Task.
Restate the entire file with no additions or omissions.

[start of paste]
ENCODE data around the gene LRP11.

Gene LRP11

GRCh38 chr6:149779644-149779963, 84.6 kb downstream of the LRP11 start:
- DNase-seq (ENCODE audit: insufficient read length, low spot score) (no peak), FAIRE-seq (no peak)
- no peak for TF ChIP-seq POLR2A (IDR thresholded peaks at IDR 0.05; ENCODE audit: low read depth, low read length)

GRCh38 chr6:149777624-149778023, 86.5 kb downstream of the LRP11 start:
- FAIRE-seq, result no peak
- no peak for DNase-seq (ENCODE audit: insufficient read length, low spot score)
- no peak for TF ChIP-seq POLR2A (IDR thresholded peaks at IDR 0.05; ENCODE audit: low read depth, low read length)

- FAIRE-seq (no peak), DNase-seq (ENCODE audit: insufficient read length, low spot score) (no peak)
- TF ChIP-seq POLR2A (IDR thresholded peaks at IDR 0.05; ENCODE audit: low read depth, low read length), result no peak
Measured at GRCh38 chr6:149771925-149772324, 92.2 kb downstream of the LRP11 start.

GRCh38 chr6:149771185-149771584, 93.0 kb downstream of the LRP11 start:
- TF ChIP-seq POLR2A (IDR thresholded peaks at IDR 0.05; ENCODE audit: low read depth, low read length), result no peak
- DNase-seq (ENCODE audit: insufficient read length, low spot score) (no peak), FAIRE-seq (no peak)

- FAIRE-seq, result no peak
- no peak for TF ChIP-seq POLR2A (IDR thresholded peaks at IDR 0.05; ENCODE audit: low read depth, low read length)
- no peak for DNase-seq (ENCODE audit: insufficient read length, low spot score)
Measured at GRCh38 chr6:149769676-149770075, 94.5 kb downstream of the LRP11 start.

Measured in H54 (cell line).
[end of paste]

ENCODE data around the gene LRP11.

Gene LRP11

GRCh38 chr6:149779644-149779963, 84.6 kb downstream of the LRP11 start:
- DNase-seq (ENCODE audit: insufficient read length, low spot score) (no peak), FAIRE-seq (no peak)
- no peak for TF ChIP-seq POLR2A (IDR thresholded peaks at IDR 0.05; ENCODE audit: low read depth, low read length)

GRCh38 chr6:149777624-149778023, 86.5 kb downstream of the LRP11 start:
- FAIRE-seq, result no peak
- no peak for DNase-seq (ENCODE audit: insufficient read length, low spot score)
- no peak for TF ChIP-seq POLR2A (IDR thresholded peaks at IDR 0.05; ENCODE audit: low read depth, low read length)

- FAIRE-seq (no peak), DNase-seq (ENCODE audit: insufficient read length, low spot score) (no peak)
- TF ChIP-seq POLR2A (IDR thresholded peaks at IDR 0.05; ENCODE audit: low read depth, low read length), result no peak
Measured at GRCh38 chr6:149771925-149772324, 92.2 kb downstream of the LRP11 start.

GRCh38 chr6:149771185-149771584, 93.0 kb downstream of the LRP11 start:
- TF ChIP-seq POLR2A (IDR thresholded peaks at IDR 0.05; ENCODE audit: low read depth, low read length), result no peak
- DNase-seq (ENCODE audit: insufficient read length, low spot score) (no peak), FAIRE-seq (no peak)

- FAIRE-seq, result no peak
- no peak for TF ChIP-seq POLR2A (IDR thresholded peaks at IDR 0.05; ENCODE audit: low read depth, low read length)
- no peak for DNase-seq (ENCODE audit: insufficient read length, low spot score)
Measured at GRCh38 chr6:149769676-149770075, 94.5 kb downstream of the LRP11 start.

Measured in H54 (cell line).